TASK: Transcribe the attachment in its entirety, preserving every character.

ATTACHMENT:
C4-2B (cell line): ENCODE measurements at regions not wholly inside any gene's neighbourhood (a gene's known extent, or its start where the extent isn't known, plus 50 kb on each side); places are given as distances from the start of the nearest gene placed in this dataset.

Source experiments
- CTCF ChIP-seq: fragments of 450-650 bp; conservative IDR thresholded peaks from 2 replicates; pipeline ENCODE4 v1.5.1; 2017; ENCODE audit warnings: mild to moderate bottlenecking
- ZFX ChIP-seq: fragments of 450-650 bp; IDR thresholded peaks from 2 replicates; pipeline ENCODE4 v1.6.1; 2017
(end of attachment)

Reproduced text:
C4-2B (cell line): ENCODE measurements at regions not wholly inside any gene's neighbourhood (a gene's known extent, or its start where the extent isn't known, plus 50 kb on each side); places are given as distances from the start of the nearest gene placed in this dataset.

Source experiments
- CTCF ChIP-seq: fragments of 450-650 bp; conservative IDR thresholded peaks from 2 replicates; pipeline ENCODE4 v1.5.1; 2017; ENCODE audit warnings: mild to moderate bottlenecking
- ZFX ChIP-seq: fragments of 450-650 bp; IDR thresholded peaks from 2 replicates; pipeline ENCODE4 v1.6.1; 2017